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they are specifically designed to be quick drying. It’s also worth considering wearing waterproof ‘high trousers’ over your wetsuit to help keep you dry. If you want to wear hikers put them on over your steamer or drysuit, we won’t let you sail in them on their own. Don’t be tempted into buying a wetsuit ‘to grow into’ for winter sailing. Wetsuits have to fit really closely to work.

So that’s the body bit, but what about hands, feet and heads? You lose 30% of your body heat through your head so it’s easy to reduce that loss with a hat. Pick something that fits well and won’t get knocked off by the boom. It needs to have some thermal insulating properties. The ones made by Neil Pryde get rave reviews from some of our fleet – fleece lined and really warm.

Feet soon get cold if they are wet. A number of people make insulating socks, some of which are thin enough to go inside your normal sailing boot. Fitting extra thick socks into tight sailing boots can be a very uncomfortable experience and tight boots make for cold feet. It is worth considering having a ‘drysuit’ pair of boots which are bigger and allow you to move your toes around when wearing the drysuit and thick socks. As stated earlier, if you wear a drysuit protect the feet in it by putting popsocks or specially made ‘drysuit socks’ over the top of the rubber feet – your feet will slide into your boots much more easily.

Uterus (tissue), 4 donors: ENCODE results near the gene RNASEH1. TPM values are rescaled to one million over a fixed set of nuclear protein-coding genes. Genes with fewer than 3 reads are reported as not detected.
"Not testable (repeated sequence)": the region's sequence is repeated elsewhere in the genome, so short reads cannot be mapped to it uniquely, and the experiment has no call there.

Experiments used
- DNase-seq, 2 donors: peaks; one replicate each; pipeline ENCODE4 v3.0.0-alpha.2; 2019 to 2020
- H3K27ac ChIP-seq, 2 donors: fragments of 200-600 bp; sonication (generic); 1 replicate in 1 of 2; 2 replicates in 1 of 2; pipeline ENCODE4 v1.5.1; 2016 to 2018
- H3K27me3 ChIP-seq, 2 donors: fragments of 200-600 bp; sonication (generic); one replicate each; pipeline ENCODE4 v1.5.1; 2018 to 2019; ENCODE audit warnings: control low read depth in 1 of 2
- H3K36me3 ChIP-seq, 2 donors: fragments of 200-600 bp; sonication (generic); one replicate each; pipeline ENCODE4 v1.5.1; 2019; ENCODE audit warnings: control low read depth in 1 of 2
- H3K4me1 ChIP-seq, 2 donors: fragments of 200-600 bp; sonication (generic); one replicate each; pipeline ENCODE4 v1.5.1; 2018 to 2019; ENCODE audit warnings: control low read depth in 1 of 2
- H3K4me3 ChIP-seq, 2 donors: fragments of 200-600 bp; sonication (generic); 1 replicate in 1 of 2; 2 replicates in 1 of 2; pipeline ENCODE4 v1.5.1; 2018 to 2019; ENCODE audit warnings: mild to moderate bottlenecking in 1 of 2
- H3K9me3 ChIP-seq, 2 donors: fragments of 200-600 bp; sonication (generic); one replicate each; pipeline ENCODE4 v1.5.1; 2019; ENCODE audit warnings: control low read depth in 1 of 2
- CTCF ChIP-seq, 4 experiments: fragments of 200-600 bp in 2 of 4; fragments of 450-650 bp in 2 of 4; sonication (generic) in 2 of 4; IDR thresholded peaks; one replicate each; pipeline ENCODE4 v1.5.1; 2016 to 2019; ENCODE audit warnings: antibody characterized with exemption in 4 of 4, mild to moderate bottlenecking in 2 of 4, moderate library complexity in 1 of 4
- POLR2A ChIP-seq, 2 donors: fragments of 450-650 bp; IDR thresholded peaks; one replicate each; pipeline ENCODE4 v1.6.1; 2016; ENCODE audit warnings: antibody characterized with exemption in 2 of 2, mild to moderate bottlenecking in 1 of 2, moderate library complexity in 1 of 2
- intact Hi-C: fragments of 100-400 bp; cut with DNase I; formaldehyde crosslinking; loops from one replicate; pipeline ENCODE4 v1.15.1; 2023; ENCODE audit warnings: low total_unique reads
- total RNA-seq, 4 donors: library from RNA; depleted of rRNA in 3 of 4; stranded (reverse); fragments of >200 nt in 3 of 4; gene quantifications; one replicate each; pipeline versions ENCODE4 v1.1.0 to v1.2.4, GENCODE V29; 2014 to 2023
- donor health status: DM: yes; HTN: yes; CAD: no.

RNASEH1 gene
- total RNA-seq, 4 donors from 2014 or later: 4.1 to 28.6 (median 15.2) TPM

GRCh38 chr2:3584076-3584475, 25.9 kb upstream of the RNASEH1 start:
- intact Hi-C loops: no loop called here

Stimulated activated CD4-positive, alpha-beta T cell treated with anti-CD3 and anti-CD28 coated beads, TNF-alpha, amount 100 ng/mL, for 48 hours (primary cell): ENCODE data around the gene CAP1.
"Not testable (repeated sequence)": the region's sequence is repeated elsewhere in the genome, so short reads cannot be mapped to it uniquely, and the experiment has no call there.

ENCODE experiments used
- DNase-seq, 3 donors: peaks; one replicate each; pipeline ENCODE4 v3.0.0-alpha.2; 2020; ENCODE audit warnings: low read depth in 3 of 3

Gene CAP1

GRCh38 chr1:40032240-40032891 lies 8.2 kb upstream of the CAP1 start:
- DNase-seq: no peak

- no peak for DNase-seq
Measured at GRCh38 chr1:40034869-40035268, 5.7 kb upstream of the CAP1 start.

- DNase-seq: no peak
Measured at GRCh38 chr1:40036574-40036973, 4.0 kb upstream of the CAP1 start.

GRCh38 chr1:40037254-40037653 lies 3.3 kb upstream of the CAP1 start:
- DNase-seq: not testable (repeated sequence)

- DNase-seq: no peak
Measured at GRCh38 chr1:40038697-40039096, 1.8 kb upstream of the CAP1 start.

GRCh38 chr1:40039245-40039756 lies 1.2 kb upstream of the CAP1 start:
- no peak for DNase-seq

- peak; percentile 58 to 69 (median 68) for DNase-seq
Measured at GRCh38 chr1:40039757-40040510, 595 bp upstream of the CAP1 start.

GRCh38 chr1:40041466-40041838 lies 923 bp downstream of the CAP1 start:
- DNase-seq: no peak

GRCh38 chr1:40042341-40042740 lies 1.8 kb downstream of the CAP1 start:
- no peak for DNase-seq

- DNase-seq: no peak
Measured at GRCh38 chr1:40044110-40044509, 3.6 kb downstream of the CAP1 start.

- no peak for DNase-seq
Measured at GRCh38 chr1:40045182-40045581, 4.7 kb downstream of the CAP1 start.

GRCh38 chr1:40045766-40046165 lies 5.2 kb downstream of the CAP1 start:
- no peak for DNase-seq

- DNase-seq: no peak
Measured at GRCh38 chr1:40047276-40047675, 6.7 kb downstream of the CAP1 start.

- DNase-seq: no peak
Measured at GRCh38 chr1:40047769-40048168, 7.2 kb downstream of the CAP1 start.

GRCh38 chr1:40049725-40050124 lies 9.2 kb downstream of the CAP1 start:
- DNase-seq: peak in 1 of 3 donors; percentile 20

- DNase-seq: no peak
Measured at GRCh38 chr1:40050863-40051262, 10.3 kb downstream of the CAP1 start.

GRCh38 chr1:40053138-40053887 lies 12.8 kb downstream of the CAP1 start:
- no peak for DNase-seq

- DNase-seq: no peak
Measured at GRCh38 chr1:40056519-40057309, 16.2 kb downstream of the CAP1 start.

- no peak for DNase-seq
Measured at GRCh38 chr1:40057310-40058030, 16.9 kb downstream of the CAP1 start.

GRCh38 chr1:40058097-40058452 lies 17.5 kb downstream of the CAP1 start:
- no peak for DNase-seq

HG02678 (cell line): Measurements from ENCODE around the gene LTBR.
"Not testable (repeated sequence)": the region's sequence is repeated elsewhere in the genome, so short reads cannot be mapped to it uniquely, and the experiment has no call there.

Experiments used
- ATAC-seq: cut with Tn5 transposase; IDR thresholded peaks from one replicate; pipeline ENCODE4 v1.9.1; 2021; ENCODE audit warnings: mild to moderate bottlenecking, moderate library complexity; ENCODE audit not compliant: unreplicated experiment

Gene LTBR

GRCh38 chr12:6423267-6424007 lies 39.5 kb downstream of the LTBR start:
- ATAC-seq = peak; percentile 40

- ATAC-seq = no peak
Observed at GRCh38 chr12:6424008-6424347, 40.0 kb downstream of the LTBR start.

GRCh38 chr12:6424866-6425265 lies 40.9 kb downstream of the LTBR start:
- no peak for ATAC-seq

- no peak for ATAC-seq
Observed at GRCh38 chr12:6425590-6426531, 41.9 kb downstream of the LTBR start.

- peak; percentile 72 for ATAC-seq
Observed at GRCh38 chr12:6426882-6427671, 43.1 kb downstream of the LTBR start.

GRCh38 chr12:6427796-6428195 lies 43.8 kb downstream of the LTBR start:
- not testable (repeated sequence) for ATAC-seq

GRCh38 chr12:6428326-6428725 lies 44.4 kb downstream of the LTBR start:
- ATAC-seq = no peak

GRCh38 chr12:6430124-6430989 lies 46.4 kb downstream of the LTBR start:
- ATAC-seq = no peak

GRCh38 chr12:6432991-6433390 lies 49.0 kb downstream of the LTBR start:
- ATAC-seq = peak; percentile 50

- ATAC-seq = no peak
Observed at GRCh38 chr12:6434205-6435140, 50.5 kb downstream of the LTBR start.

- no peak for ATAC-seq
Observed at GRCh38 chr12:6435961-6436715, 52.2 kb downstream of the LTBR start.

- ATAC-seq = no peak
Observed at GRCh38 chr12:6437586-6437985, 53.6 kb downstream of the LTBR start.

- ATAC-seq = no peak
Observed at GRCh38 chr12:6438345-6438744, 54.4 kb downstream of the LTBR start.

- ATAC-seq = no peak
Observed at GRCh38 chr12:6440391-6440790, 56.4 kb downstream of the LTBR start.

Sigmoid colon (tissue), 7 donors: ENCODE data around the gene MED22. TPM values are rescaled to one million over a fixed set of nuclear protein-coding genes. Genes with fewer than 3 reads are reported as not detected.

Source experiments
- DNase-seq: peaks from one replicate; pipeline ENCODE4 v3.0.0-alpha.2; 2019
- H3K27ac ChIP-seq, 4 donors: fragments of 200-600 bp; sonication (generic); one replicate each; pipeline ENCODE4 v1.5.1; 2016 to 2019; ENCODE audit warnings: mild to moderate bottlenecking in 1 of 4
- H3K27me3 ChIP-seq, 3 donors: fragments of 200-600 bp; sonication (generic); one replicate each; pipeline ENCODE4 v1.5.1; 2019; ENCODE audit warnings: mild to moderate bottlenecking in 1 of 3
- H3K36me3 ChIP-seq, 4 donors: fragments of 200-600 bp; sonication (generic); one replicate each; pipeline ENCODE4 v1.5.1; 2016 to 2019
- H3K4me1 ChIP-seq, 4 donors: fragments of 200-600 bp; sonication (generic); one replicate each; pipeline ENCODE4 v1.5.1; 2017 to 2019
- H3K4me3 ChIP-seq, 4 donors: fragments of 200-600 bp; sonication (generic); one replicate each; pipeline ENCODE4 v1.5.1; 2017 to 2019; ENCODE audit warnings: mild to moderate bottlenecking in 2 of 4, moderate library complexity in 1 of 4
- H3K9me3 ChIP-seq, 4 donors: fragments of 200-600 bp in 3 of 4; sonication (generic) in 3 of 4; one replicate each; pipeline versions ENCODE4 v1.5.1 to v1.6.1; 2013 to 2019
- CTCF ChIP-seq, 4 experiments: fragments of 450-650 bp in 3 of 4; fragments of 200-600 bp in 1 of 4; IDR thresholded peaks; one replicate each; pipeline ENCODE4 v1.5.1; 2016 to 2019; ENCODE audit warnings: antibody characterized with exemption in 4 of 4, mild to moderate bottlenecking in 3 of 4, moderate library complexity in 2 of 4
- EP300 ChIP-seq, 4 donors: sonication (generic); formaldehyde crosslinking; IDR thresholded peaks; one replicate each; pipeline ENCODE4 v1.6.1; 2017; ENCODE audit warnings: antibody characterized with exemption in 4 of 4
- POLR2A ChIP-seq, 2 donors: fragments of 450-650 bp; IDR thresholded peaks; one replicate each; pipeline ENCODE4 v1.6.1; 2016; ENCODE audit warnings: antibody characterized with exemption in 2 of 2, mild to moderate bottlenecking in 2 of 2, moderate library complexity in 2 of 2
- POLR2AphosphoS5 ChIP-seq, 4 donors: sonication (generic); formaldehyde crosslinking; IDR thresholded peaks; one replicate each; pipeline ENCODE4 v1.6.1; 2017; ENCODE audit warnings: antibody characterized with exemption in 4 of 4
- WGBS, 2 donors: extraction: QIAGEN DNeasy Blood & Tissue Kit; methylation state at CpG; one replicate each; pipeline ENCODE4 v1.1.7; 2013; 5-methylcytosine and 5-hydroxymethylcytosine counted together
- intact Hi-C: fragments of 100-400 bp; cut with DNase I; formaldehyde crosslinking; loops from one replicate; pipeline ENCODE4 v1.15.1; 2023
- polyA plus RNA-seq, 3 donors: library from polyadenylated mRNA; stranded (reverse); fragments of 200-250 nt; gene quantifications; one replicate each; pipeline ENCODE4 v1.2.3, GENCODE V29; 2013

Winter gloves are readily available too – look for the ones which are designed to keep your hands dry as this prevents heat loss. If you can afford it try and have a pair for each race, putting on wet gloves is a horrid experience! If you can’t, and/or if your hands get really cold try wearing a thin pair of rubbery gloves under your sailing gloves – they won’t provide any warmth but they will keep your hands dry which makes it all much more comfortable. You can buy a box of 100 pairs from places like eBay, Amazon and the local Pound Shop for less than £5.

Of course how cold you get is dependent on the weather. We’ve had winter sailing when it’s sub- zero but equally we’ve had it when it’s not too cold at all. The wind strength can make a huge difference – if there is little or no wind it’s easy to get cold quickly, whereas if you are working hard you will keep warm but windy conditions often mean capsizes . . . Make sure you have a range of options which suit the conditions but always remember that it’s better not to go afloat than to go afloat when you can’t cope or havn’t got the right gear.

The developments made in sailing gear over the last few years means that no-one needs to be cold when afloat – and most of the kit is available to suit adults and children alike. Make sure your winter coaching is comfortable and warm and let’s hope weather stays fine for some great winter sailing

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Our daughter’s favourite winter combination. Worn over polypro leggings and a polypro long sleeved top she’s been sailing in the snow and kept warm.

The drysuit option. Thermal legs and matching top, woolly bear suit and drysuit.

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Winter gloves and liners, specifically designed to keep hands warm

Don’t forget that you lose 30% of your body heat through your head – neck gaiters and balaclavas or beanies are essential in winter months.

Some great items for Christmas presents!

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© redbuscoaching 2015

Version 2 Sept 2015